Recent polls concerning the Affordable Care Act (ACA) reveal that a majority of Americans continue to disapprove of the health care reform law, and that a majority also have little or no understanding of the law. Opponents have mischaracterized various aspects of the ACA and many claims have been described by fact-checking organizations as ‘pants-on-fire’ lies. Rather than spend effort refuting these untruthful assertions about the law, I want to focus on its benefits to a large portion of those in the U.S. that have not in the past had access to affordable health insurance.
Individuals without employer-sponsored group insurance can purchase insurance in the Health Insurance Marketplace which opens for business on October 1. Those wishing to obtain a policy can do so at www.healthcare.gov. The web site will ask for the number of adults and children to be insured and estimated household income for 2014. The applicant will be able to access and view the details of various insurance plans offered by private insurance companies, such as Blue Cross and Aetna, and select the plan that best suits his or her needs. The ACA requires that all plans meet defined minimum coverage of hospital, doctor, lab and prescription drug expenses. There are four classes of plans: Platinum, Gold, Silver and Bronze. The difference between these classes is the actuarial value of each. Actuarial value is the average percentage of health care costs that will be borne by the policyholder. For the four classes, the actuarial values are: Platinum – 10 percent; Gold – 20 percent; Silver – 30 percent, and bronze – 40 percent.
The federal government provides tax credits (subsidies) to help pay the premiums for individuals and families with incomes between 100 percent and 400 percent of the Federal Poverty Level. The applicant can choose to take the subsidy on a monthly basis or to take it as a tax credit when filing the tax return after the end of the year. Most will likely elect to take the monthly subsidy. Tax credits are based on the Silver plan mentioned above. If during a plan year, a policyholder determines that income will be greater or less than that specified during the application process, he or she can report the difference and subsidies will be increased or decreased to reflect the change.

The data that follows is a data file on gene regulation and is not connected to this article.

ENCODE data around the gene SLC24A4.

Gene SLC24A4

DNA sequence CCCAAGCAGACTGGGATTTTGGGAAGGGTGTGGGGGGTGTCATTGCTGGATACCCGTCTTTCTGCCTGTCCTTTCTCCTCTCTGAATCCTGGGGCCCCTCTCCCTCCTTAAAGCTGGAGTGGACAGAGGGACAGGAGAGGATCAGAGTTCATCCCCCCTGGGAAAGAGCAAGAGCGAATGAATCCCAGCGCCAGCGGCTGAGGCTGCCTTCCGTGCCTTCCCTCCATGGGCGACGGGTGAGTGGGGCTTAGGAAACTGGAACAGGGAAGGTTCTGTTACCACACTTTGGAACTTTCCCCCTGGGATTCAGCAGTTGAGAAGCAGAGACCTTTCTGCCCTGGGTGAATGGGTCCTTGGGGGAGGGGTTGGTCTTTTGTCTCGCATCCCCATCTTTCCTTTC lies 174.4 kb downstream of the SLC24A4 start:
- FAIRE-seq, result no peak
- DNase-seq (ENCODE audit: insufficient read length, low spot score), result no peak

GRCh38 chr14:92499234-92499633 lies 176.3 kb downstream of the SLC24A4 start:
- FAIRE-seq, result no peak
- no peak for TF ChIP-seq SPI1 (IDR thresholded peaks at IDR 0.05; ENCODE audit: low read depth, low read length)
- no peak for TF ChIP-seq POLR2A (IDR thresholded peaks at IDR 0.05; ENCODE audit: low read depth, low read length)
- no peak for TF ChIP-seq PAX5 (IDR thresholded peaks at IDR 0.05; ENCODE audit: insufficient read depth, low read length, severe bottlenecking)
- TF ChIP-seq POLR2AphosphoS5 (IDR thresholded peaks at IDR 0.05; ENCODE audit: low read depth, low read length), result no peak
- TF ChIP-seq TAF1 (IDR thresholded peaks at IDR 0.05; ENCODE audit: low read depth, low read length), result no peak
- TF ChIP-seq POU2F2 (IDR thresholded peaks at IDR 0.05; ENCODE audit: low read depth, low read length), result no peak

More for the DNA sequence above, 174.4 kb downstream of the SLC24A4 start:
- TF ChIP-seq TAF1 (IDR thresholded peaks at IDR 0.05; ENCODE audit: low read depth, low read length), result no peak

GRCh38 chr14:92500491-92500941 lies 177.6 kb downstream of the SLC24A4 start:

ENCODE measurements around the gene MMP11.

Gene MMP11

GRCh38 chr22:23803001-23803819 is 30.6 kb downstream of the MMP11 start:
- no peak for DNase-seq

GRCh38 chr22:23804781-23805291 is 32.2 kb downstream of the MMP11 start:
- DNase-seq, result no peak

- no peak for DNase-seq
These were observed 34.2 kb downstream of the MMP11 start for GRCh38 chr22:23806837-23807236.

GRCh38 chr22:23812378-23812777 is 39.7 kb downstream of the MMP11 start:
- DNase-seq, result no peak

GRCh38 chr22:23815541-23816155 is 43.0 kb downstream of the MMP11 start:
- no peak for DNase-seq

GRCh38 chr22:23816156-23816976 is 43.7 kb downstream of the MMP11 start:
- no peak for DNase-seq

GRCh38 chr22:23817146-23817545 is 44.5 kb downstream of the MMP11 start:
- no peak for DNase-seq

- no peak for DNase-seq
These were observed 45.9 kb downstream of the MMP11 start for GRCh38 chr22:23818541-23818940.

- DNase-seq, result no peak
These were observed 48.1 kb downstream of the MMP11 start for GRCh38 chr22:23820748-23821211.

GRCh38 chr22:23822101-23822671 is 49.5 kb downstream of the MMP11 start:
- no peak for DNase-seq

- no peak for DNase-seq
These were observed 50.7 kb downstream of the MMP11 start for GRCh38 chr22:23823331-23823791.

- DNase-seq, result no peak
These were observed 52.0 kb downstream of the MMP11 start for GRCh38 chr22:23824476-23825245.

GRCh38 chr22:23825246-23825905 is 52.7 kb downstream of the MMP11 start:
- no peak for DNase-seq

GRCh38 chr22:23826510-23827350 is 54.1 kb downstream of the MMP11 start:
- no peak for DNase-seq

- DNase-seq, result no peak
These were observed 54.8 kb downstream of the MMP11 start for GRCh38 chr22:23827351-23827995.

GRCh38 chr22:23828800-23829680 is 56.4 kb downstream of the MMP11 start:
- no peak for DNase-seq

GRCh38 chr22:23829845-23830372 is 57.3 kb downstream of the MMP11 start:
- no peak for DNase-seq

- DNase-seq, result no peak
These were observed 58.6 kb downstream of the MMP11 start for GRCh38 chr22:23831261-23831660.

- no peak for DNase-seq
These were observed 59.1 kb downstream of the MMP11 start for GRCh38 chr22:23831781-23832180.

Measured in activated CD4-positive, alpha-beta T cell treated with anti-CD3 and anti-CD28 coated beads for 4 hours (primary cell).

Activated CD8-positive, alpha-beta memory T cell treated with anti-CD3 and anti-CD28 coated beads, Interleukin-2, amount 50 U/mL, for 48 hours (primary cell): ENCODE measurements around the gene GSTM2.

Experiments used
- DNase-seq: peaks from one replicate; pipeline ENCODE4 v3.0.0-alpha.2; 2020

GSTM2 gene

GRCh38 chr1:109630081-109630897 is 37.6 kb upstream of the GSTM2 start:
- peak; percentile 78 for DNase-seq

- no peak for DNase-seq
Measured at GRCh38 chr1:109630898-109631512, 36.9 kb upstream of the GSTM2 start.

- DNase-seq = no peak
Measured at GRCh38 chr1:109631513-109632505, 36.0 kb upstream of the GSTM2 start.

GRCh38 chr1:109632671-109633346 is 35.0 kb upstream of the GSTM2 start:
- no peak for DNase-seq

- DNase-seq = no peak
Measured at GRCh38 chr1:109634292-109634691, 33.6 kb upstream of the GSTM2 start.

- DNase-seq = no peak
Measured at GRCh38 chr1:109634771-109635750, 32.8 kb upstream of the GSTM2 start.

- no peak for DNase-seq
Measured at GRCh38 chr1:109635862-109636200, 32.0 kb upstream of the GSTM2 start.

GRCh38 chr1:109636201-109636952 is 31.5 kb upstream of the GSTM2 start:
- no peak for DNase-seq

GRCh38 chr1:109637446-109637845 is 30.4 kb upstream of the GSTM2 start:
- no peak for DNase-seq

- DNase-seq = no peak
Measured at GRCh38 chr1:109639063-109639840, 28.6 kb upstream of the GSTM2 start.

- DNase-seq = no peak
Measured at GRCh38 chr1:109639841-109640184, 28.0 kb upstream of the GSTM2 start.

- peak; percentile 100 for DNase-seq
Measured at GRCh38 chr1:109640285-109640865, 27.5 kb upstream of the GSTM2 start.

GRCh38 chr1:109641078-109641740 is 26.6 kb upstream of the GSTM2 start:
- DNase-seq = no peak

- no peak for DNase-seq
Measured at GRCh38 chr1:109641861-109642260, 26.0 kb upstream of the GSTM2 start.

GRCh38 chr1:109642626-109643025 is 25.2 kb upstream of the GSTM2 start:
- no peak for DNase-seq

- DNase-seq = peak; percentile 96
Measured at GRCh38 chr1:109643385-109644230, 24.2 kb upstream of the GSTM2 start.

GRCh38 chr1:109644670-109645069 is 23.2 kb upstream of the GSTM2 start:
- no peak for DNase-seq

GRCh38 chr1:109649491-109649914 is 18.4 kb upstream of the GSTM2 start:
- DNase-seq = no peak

The enrollment period for 2014 extends from October 1, 2013 to March 31, 2014. Insurance purchased over the first two months within the period will become effective on January 1, 2014. In late 2014 and in subsequent years, there will be an open enrollment period during which people can elect to switch their insurance from one policy to another.
Sadly, because the Texas Legislature refused to adopt the Medicaid expansion option in the ACA, those who need help the most will not have insurance coverage and will have to continue to use Emergency Rooms for health care. Adults with incomes below the Federal Poverty Level (FPL) do not qualify for Medicaid in Texas unless they are disabled or pregnant.
When I discuss the Health Insurance Marketplace with people, I tell them they need to find a way to earn income that is at least 100 percent of the FPL in order to qualify for subsidies to purchase health insurance. In 2014, the FPL for various family sizes is shown below:
- Individual: $11,651
- Family of two: $15,727
- Family of three: $19,800
- Family of four: $23,880
Recently, a friend and I were walking through a neighborhood in Comal County, knocking on doors and discussing the ACA with households that did not have health insurance. One women, when I announced the reason for our visit, said “Oh, Obamacare! That’s the new law that forces me to buy insurance”. I said “Well, that’s true. But it’s a wonderful bargain for good insurance. In fact, it is such a good deal that you will find it hard to pass up”. Examples of what the Silver plan can do for individuals and families of various sizes and incomes are given below. These estimates were obtained using the Kaiser Family Foundation calculator, which can be accessed at http://kff.org/interactive/subsidy-calculator/